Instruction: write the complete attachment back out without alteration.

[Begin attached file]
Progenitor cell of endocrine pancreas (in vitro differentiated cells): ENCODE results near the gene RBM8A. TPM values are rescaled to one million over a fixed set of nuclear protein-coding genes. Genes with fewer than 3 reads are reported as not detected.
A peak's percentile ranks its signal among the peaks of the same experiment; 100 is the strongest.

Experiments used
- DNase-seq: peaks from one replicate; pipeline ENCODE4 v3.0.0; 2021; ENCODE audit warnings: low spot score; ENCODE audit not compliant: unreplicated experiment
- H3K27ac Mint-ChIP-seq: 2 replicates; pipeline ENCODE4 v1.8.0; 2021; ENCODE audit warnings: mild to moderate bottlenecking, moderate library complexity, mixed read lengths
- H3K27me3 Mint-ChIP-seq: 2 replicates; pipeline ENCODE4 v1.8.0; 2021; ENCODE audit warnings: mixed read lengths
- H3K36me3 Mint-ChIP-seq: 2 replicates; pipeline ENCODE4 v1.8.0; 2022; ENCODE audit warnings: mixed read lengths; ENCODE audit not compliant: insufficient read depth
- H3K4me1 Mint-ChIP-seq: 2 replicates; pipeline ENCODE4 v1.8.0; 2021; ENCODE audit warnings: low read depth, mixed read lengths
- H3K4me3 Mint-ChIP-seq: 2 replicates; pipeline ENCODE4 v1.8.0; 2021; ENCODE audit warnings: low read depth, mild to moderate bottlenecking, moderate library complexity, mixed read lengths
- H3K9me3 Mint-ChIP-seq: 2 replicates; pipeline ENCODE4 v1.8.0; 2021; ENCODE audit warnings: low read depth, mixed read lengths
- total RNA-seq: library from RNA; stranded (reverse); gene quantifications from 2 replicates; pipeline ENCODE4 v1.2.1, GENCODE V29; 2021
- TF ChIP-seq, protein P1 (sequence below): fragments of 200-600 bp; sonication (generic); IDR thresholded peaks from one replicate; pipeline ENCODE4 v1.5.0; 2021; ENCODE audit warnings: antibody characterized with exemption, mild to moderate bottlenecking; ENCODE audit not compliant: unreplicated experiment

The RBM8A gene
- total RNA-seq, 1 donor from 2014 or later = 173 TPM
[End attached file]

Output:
Progenitor cell of endocrine pancreas (in vitro differentiated cells): ENCODE results near the gene RBM8A. TPM values are rescaled to one million over a fixed set of nuclear protein-coding genes. Genes with fewer than 3 reads are reported as not detected.
A peak's percentile ranks its signal among the peaks of the same experiment; 100 is the strongest.

Experiments used
- DNase-seq: peaks from one replicate; pipeline ENCODE4 v3.0.0; 2021; ENCODE audit warnings: low spot score; ENCODE audit not compliant: unreplicated experiment
- H3K27ac Mint-ChIP-seq: 2 replicates; pipeline ENCODE4 v1.8.0; 2021; ENCODE audit warnings: mild to moderate bottlenecking, moderate library complexity, mixed read lengths
- H3K27me3 Mint-ChIP-seq: 2 replicates; pipeline ENCODE4 v1.8.0; 2021; ENCODE audit warnings: mixed read lengths
- H3K36me3 Mint-ChIP-seq: 2 replicates; pipeline ENCODE4 v1.8.0; 2022; ENCODE audit warnings: mixed read lengths; ENCODE audit not compliant: insufficient read depth
- H3K4me1 Mint-ChIP-seq: 2 replicates; pipeline ENCODE4 v1.8.0; 2021; ENCODE audit warnings: low read depth, mixed read lengths
- H3K4me3 Mint-ChIP-seq: 2 replicates; pipeline ENCODE4 v1.8.0; 2021; ENCODE audit warnings: low read depth, mild to moderate bottlenecking, moderate library complexity, mixed read lengths
- H3K9me3 Mint-ChIP-seq: 2 replicates; pipeline ENCODE4 v1.8.0; 2021; ENCODE audit warnings: low read depth, mixed read lengths
- total RNA-seq: library from RNA; stranded (reverse); gene quantifications from 2 replicates; pipeline ENCODE4 v1.2.1, GENCODE V29; 2021
- TF ChIP-seq, protein P1 (sequence below): fragments of 200-600 bp; sonication (generic); IDR thresholded peaks from one replicate; pipeline ENCODE4 v1.5.0; 2021; ENCODE audit warnings: antibody characterized with exemption, mild to moderate bottlenecking; ENCODE audit not compliant: unreplicated experiment

The RBM8A gene
- total RNA-seq, 1 donor from 2014 or later = 173 TPM